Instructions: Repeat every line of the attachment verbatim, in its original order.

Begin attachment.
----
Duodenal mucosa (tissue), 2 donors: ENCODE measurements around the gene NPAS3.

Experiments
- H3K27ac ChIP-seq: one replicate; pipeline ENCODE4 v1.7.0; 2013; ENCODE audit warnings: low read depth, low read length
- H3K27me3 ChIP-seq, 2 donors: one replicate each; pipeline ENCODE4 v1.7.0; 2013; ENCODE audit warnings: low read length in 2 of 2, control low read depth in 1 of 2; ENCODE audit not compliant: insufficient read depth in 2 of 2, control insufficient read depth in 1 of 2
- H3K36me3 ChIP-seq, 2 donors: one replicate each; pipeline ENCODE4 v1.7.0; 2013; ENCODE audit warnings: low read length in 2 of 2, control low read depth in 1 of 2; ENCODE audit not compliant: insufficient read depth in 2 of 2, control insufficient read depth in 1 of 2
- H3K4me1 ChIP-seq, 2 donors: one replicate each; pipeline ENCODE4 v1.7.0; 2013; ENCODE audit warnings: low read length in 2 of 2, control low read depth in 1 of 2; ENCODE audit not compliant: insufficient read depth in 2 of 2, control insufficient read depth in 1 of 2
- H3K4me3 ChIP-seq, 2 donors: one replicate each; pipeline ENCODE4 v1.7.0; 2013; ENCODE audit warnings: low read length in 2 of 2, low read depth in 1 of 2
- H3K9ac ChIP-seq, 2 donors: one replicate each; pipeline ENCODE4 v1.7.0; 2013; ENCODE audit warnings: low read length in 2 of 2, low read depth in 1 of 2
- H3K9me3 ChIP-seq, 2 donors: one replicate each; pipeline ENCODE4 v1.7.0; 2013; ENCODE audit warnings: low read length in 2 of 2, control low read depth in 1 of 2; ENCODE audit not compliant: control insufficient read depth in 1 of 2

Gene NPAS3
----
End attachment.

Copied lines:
Duodenal mucosa (tissue), 2 donors: ENCODE measurements around the gene NPAS3.

Experiments
- H3K27ac ChIP-seq: one replicate; pipeline ENCODE4 v1.7.0; 2013; ENCODE audit warnings: low read depth, low read length
- H3K27me3 ChIP-seq, 2 donors: one replicate each; pipeline ENCODE4 v1.7.0; 2013; ENCODE audit warnings: low read length in 2 of 2, control low read depth in 1 of 2; ENCODE audit not compliant: insufficient read depth in 2 of 2, control insufficient read depth in 1 of 2
- H3K36me3 ChIP-seq, 2 donors: one replicate each; pipeline ENCODE4 v1.7.0; 2013; ENCODE audit warnings: low read length in 2 of 2, control low read depth in 1 of 2; ENCODE audit not compliant: insufficient read depth in 2 of 2, control insufficient read depth in 1 of 2
- H3K4me1 ChIP-seq, 2 donors: one replicate each; pipeline ENCODE4 v1.7.0; 2013; ENCODE audit warnings: low read length in 2 of 2, control low read depth in 1 of 2; ENCODE audit not compliant: insufficient read depth in 2 of 2, control insufficient read depth in 1 of 2
- H3K4me3 ChIP-seq, 2 donors: one replicate each; pipeline ENCODE4 v1.7.0; 2013; ENCODE audit warnings: low read length in 2 of 2, low read depth in 1 of 2
- H3K9ac ChIP-seq, 2 donors: one replicate each; pipeline ENCODE4 v1.7.0; 2013; ENCODE audit warnings: low read length in 2 of 2, low read depth in 1 of 2
- H3K9me3 ChIP-seq, 2 donors: one replicate each; pipeline ENCODE4 v1.7.0; 2013; ENCODE audit warnings: low read length in 2 of 2, control low read depth in 1 of 2; ENCODE audit not compliant: control insufficient read depth in 1 of 2

Gene NPAS3